put/call skew on broad-based indexes

Discussion in 'Options' started by loufah, Sep 21, 2005.

  1. With near the money options, puts usually have a higher extrinsic value than calls - greater risk of a sudden drop, upcoming dividend, etc.

    But I'm seeing the opposite on SPY and QQQQ right now. For instance, with SPY at 120.95, the Oct 119 C is $3.20x$3.30 and the Oct 124 P is $3.20x$3.40, about the same price. The Oct 125 P, which I traded today, had a bid that was just a couple pennies above intrinsic value. There's a rich premium (sic - I mean in the "paying more than its value" sense) for the call and practically no premium for the put. If you look at options a couple points deeper, the extrinsic value of calls seems to be $.50 to $.70 more than that of the equidistant put. Why is this?
  2. I could answer this for you but not with the elegance of coach Phil.(thanks for all the help in the past)
  3. Out of the money puts have more value than out of the money calls for the SPs and Qs. Since in the money calls are really synthetics for out of the money puts, and in the money puts are synthetics for out of the money calls, those in the money calls should have higher extrinsic value than the in the money puts. There's nothing weird with those prices. IOW, the Oct 119 levels have a higher implied volatility than the Oct 124 levels.

  4. There is negative skew for all stock indices (and, generally, for stocks too). The OTM puts (and, hence, the ITM calls) have traded at a higher IV since the 1987 crash. Funds used to buy "portfolio insurance" (selling futures to make up for losses on stocks) but they now buy otm options. More demand for the options, acc to basic economics, means a higher price, hence the skew.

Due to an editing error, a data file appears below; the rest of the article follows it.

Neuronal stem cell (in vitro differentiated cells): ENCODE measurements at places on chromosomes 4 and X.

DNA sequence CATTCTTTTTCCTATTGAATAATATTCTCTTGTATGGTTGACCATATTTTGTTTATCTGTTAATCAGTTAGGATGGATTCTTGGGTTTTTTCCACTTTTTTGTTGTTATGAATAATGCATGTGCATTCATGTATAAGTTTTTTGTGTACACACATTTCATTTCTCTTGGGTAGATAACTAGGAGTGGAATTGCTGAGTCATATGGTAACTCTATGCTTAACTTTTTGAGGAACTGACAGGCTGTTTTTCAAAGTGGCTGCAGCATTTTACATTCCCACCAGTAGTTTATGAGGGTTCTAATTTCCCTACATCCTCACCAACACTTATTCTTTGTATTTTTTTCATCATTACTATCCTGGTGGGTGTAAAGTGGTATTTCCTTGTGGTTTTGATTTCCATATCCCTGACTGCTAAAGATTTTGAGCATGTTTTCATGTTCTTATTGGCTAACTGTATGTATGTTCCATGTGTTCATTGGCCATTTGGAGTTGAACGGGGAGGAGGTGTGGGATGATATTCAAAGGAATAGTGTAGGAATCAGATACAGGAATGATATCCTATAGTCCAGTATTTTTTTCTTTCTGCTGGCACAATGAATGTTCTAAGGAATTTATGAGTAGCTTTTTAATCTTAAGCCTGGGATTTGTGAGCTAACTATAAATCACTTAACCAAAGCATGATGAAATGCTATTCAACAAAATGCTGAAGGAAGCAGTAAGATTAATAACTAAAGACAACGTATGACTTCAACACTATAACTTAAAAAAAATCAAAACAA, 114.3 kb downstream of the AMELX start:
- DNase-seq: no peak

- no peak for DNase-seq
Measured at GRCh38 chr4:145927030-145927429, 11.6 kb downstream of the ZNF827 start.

The deeper OTM the put (ITM the call), the more pronounced the skew.

  5. The put skew is there in place to protect the downside. That's why it's been in place since th 1987 crash to prevent events like that. If there are huge gaps in the market, it's more likely that it will be on the downside than the upside. People should understand that OTM puts have value.
  6. jim c

    jim c

    I always thought this was the case as well. However I find the same type of skew exists with eurodollars and bonds/notes. How can this be? Jim
  7. sle


    There is a big difference between skew and smile, one is caused by market's perception of process (i.e. normal or lognormal or something in between) vs smile, which is caused by vol-of-vol/gap premium in the vols. This said, the skew in rates market is usually driven by the fact that rates process is somewhere between normal and CIR, rather then pure lognormal. Look at the thread about smile modelling for more info. In addition, there is some smile in there too.

    ps. I hate the new Bloomberg keyboard .
  8. That's the result of the interest rate bias. If the bias was for the other direction, you would see a different type of skew. But right now, rates are very unlikely to fall back down anytime soon, so some strikes just aren't in demand.
  9. Likewise, physical commodities like beans and oil have positive skew, since gaps are more likely to be on the upside.
  10. Yes, that's pretty common for grain markets, metal markets, and most soft commodities. If USDA guarantees farmers a specific price floor, then it decreases the probability that the commodity will trade below that floor, so those otm put strikes would not be in high demand.

    However, I think it also really depends on where the commodity is currently trading because crops tend to be seasonal, and if the crop has already risen quite a bit and is already near the upper range, then the otm puts up to a certain point would create more interest. Perhaps the best way for anyone to really understand the skew bias is to fully understand the market environment and the pricing tendencies of that market.
    #10     Sep 22, 2005